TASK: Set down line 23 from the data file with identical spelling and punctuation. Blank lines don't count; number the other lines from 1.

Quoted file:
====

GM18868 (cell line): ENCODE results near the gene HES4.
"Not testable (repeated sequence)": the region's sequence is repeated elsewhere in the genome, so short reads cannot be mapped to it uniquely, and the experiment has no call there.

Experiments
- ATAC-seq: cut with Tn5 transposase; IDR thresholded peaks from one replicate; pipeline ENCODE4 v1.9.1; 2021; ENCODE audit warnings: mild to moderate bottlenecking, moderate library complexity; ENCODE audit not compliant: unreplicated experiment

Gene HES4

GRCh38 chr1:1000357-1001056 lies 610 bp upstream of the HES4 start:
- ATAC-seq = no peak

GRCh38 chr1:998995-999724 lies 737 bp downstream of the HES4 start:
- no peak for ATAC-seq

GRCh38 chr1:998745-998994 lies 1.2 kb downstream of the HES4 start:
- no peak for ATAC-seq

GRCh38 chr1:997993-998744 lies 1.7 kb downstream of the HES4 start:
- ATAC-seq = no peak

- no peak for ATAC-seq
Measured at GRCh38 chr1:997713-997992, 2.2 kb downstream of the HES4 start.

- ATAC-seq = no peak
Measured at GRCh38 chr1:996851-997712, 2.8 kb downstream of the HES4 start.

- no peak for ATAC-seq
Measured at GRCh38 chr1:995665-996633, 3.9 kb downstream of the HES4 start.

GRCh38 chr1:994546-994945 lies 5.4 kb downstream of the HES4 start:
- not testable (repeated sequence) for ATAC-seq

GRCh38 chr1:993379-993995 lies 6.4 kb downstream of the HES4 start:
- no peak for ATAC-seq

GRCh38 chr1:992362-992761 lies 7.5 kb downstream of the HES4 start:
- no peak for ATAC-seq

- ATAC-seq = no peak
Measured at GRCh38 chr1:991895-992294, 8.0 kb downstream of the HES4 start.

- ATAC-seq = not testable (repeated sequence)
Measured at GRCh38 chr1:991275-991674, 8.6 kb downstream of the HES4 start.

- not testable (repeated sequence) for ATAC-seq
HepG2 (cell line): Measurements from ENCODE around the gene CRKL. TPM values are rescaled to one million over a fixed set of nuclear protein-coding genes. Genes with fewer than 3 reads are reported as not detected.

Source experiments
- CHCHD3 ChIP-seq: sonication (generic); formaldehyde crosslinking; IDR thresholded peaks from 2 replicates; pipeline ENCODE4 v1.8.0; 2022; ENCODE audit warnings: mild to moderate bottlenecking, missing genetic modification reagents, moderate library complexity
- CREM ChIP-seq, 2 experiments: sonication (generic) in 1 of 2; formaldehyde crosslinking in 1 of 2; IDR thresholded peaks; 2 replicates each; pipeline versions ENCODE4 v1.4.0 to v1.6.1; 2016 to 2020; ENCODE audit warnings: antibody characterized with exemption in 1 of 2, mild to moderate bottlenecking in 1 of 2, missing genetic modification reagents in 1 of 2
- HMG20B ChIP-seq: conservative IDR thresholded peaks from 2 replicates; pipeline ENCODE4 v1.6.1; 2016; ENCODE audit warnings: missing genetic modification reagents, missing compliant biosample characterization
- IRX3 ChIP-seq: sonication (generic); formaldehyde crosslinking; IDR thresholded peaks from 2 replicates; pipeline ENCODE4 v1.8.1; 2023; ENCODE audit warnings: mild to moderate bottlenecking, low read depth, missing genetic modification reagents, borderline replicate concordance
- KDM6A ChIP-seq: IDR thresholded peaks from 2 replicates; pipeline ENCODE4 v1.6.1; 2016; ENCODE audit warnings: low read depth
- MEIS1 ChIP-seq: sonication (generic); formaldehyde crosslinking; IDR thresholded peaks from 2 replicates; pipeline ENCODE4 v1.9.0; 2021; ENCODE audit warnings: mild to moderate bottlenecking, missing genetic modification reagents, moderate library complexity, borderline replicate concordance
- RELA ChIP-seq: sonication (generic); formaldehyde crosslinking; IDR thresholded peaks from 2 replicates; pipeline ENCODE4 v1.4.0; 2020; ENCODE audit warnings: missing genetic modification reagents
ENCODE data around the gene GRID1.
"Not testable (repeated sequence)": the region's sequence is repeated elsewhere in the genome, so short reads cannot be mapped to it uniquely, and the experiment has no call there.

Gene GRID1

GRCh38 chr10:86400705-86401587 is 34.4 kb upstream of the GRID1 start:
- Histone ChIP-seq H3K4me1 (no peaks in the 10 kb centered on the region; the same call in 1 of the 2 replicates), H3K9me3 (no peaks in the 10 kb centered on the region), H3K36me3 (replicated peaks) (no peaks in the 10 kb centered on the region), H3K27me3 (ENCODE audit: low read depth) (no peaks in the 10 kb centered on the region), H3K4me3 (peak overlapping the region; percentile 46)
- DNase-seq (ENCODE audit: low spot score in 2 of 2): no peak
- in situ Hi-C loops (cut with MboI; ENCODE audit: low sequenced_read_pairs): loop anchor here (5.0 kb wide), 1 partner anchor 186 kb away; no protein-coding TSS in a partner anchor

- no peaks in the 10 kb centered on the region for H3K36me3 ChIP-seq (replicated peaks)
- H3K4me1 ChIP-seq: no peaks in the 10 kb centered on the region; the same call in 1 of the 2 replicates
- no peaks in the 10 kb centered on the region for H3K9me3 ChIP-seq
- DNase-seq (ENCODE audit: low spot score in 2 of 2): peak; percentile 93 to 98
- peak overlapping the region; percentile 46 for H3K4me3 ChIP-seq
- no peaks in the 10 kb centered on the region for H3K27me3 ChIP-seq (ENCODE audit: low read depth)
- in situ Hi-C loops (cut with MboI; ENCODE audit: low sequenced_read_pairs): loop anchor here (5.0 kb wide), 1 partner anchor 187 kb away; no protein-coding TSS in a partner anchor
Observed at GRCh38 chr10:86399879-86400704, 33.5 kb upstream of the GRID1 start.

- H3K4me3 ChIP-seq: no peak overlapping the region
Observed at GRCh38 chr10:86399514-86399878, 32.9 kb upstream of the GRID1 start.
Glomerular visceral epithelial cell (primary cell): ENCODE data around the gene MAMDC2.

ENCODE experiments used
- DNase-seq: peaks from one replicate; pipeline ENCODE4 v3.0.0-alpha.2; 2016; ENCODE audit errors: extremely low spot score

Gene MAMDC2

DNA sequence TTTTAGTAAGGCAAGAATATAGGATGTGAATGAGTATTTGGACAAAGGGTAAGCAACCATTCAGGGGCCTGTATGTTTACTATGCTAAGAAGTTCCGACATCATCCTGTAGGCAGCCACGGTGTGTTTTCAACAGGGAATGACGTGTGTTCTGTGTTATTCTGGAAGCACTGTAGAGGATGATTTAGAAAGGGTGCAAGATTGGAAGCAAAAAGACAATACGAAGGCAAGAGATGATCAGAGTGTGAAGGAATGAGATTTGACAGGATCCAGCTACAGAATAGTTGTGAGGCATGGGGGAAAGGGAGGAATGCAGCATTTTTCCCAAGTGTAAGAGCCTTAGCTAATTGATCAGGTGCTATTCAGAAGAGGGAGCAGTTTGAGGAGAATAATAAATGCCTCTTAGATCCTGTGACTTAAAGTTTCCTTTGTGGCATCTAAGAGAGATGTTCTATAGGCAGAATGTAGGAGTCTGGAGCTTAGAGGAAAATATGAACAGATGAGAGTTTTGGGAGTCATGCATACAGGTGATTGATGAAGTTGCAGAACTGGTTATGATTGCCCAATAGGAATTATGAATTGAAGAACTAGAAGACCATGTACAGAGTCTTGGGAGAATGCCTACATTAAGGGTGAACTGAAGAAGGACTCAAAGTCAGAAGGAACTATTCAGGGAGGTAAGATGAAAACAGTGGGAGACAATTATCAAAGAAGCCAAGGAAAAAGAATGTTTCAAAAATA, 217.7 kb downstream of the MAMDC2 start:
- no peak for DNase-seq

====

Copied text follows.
- no peak for ATAC-seq